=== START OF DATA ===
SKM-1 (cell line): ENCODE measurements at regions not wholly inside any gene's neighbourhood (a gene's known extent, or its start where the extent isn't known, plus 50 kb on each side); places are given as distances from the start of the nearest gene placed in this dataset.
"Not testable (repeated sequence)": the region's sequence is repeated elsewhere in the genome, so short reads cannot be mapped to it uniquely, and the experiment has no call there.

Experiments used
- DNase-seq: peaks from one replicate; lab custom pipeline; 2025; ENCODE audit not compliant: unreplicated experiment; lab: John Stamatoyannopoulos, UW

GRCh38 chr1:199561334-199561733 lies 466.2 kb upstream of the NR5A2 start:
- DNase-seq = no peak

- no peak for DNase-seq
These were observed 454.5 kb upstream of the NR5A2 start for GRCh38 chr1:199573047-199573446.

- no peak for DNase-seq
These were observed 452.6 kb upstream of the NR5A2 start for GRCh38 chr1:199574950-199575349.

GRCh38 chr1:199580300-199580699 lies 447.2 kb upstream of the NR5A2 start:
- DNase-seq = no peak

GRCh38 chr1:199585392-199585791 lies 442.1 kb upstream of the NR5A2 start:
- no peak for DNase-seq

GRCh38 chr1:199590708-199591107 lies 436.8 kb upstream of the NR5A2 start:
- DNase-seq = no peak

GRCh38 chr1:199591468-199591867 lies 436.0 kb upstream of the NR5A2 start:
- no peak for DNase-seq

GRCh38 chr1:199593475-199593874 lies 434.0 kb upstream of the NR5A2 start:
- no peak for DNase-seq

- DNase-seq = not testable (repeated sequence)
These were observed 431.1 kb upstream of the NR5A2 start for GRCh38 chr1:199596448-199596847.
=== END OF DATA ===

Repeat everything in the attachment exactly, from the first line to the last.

SKM-1 (cell line): ENCODE measurements at regions not wholly inside any gene's neighbourhood (a gene's known extent, or its start where the extent isn't known, plus 50 kb on each side); places are given as distances from the start of the nearest gene placed in this dataset.
"Not testable (repeated sequence)": the region's sequence is repeated elsewhere in the genome, so short reads cannot be mapped to it uniquely, and the experiment has no call there.

Experiments used
- DNase-seq: peaks from one replicate; lab custom pipeline; 2025; ENCODE audit not compliant: unreplicated experiment; lab: John Stamatoyannopoulos, UW

GRCh38 chr1:199561334-199561733 lies 466.2 kb upstream of the NR5A2 start:
- DNase-seq = no peak

- no peak for DNase-seq
These were observed 454.5 kb upstream of the NR5A2 start for GRCh38 chr1:199573047-199573446.

- no peak for DNase-seq
These were observed 452.6 kb upstream of the NR5A2 start for GRCh38 chr1:199574950-199575349.

GRCh38 chr1:199580300-199580699 lies 447.2 kb upstream of the NR5A2 start:
- DNase-seq = no peak

GRCh38 chr1:199585392-199585791 lies 442.1 kb upstream of the NR5A2 start:
- no peak for DNase-seq

GRCh38 chr1:199590708-199591107 lies 436.8 kb upstream of the NR5A2 start:
- DNase-seq = no peak

GRCh38 chr1:199591468-199591867 lies 436.0 kb upstream of the NR5A2 start:
- no peak for DNase-seq

GRCh38 chr1:199593475-199593874 lies 434.0 kb upstream of the NR5A2 start:
- no peak for DNase-seq

- DNase-seq = not testable (repeated sequence)
These were observed 431.1 kb upstream of the NR5A2 start for GRCh38 chr1:199596448-199596847.